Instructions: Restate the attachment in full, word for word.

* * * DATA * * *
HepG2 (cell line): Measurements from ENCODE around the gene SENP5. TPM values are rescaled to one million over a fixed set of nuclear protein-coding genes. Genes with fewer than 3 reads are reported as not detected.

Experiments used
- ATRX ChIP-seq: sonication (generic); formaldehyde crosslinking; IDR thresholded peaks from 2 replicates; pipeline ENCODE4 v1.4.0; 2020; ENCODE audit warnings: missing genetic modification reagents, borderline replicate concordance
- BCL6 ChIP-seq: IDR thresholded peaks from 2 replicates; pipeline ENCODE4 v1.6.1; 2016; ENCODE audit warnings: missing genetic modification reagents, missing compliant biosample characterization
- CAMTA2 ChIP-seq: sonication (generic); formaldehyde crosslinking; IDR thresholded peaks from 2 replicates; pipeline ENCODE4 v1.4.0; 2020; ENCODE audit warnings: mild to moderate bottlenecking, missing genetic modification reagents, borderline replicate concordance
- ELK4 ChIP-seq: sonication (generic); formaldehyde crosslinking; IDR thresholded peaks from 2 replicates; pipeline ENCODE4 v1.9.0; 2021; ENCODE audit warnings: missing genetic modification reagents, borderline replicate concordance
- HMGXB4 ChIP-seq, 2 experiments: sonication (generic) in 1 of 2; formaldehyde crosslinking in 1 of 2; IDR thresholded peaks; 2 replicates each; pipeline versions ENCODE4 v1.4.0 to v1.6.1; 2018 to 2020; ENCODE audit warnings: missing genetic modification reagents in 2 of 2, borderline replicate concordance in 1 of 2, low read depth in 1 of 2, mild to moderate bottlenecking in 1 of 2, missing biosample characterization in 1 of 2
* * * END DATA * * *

HepG2 (cell line): Measurements from ENCODE around the gene SENP5. TPM values are rescaled to one million over a fixed set of nuclear protein-coding genes. Genes with fewer than 3 reads are reported as not detected.

Experiments used
- ATRX ChIP-seq: sonication (generic); formaldehyde crosslinking; IDR thresholded peaks from 2 replicates; pipeline ENCODE4 v1.4.0; 2020; ENCODE audit warnings: missing genetic modification reagents, borderline replicate concordance
- BCL6 ChIP-seq: IDR thresholded peaks from 2 replicates; pipeline ENCODE4 v1.6.1; 2016; ENCODE audit warnings: missing genetic modification reagents, missing compliant biosample characterization
- CAMTA2 ChIP-seq: sonication (generic); formaldehyde crosslinking; IDR thresholded peaks from 2 replicates; pipeline ENCODE4 v1.4.0; 2020; ENCODE audit warnings: mild to moderate bottlenecking, missing genetic modification reagents, borderline replicate concordance
- ELK4 ChIP-seq: sonication (generic); formaldehyde crosslinking; IDR thresholded peaks from 2 replicates; pipeline ENCODE4 v1.9.0; 2021; ENCODE audit warnings: missing genetic modification reagents, borderline replicate concordance
- HMGXB4 ChIP-seq, 2 experiments: sonication (generic) in 1 of 2; formaldehyde crosslinking in 1 of 2; IDR thresholded peaks; 2 replicates each; pipeline versions ENCODE4 v1.4.0 to v1.6.1; 2018 to 2020; ENCODE audit warnings: missing genetic modification reagents in 2 of 2, borderline replicate concordance in 1 of 2, low read depth in 1 of 2, mild to moderate bottlenecking in 1 of 2, missing biosample characterization in 1 of 2